Russian President Vladimir Putin used a military parade marking the Soviet Union’s triumph over the Nazis during the Second World War to defend hison Monday, casting it as a response to Western policies. Despite widespread speculation, Putin did not declare victory in Ukraine or hint at any stronger push on the battlefield there.
“Russia called on the West for an honest dialogue, to search for reasonable, compromise solutions, to take into account each other’s interests. All in vain. The NATO countries did not want to hear us, which means that in fact they had completely different plans,” Putin said. “The danger grew every day. Russia gave a pre-emptive rebuff to aggression. It was a forced, timely and the only right decision. The decision of a sovereign, strong, independent country.”
Putin scolded the West for failing to roll back perceived NATO expansion and meet Russian demands for “security guarantees.” He repeated previous claims that he had been forced into military action due to Western nations planning operations in Ukraine’s Donbas region and because of Kyiv touting its possible acquisition of nuclear weapons.
“The NATO bloc has begun active military development of the territories adjacent to us. Thus, a threat that is absolutely unacceptable to us was systematically created, moreover, directly at our borders,” Putin said.
“I think he is believing what he wants to believe — a slight shine of desperation,” UK defense secretary Ben Wallace said after Putin’s remarks. “But let me put on the record categorically: NATO, Britain, eastern Europe is not planning to invade Russia and never has done.”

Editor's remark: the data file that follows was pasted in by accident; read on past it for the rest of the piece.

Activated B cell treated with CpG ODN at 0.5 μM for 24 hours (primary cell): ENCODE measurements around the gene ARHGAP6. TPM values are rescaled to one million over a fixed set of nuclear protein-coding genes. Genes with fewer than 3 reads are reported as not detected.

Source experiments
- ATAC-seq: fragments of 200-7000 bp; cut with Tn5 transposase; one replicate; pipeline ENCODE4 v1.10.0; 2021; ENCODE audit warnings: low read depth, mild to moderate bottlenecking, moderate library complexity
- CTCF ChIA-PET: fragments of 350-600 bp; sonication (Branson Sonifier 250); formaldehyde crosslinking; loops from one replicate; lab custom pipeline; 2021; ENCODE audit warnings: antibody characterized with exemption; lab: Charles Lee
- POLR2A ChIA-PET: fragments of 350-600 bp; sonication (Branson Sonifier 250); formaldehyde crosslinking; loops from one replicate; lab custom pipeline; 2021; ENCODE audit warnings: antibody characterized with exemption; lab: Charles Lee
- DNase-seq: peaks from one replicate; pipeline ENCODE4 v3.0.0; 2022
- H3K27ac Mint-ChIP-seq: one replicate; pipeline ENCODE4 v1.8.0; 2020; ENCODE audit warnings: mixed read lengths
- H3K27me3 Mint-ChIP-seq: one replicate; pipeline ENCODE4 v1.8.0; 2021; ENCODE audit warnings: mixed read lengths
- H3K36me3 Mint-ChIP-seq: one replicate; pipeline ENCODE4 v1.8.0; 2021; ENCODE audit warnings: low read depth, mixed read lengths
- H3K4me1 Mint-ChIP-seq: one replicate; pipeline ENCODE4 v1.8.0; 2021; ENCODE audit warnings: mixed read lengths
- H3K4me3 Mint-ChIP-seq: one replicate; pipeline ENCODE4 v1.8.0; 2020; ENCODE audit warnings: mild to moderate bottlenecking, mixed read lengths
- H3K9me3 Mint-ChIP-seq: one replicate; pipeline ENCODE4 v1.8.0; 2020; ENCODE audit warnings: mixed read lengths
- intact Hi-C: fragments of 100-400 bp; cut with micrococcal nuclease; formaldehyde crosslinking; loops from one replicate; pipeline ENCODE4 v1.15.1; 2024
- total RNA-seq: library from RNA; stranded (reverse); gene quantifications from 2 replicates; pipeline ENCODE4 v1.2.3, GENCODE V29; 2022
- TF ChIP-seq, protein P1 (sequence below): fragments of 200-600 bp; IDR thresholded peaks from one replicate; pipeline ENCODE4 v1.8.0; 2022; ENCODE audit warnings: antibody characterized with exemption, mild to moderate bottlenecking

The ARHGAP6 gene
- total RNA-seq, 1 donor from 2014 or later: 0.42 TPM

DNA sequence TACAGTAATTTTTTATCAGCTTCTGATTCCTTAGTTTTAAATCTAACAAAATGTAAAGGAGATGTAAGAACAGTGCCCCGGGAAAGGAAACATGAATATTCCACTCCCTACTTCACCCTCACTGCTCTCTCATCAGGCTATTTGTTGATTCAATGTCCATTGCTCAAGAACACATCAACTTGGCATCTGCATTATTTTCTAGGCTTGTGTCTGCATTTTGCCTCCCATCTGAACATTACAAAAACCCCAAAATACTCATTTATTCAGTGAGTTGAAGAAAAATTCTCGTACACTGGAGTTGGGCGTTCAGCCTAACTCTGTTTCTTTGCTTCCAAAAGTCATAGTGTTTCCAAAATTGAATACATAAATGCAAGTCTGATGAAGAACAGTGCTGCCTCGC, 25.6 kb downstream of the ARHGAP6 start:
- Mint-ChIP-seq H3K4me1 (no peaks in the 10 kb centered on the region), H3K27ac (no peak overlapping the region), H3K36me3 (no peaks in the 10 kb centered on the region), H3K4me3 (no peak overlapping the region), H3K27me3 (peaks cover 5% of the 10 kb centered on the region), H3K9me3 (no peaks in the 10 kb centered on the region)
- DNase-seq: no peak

There was less military equipment on display during the “Victory Day” parade than in previous years, which Moscow had earlier indicated would be the case. However, many of the weapon systems currently being used in Ukraine were represented, as were long-range nuclear weapons.
According to the official formation plan published in Krasnaya Zvezda military newspaper, 131 vehicles took part in the parade on Red Square. By comparison, last year’s parade saw around 190 vehicles, while the 75th anniversary marking the end of what is known in Russia as the Great Patriotic War was nearly double in size, with 234 vehicles on display.
Notably absent from this year’s formation plan were scores of weapons involved directly in Ukrainian hostiles, like anti-aircraft complexes Pantsir S-1, heavy multiple rocket launcher “Smerch” as well as T-80 tanks.
An open-source intelligence analyst Oliver Alexander noted that the armored vehicles used by the Russian National Guard were also missing this year.
“[The vehicles] are being used extensively in the invasion of Ukraine and have suffered heavy losses,” Alexander said in a tweet.
During his speech, Putin held a moment of silence for Russian casualties of his war in Ukraine, promising to offer assistance to the families of fallen Russian soldiers.
Ukrainian President Volodymyr Zelenskyy delivered his own message on Monday, saying that Ukraine itself had been victorious against the Nazis during the Second World War, and that it would be again.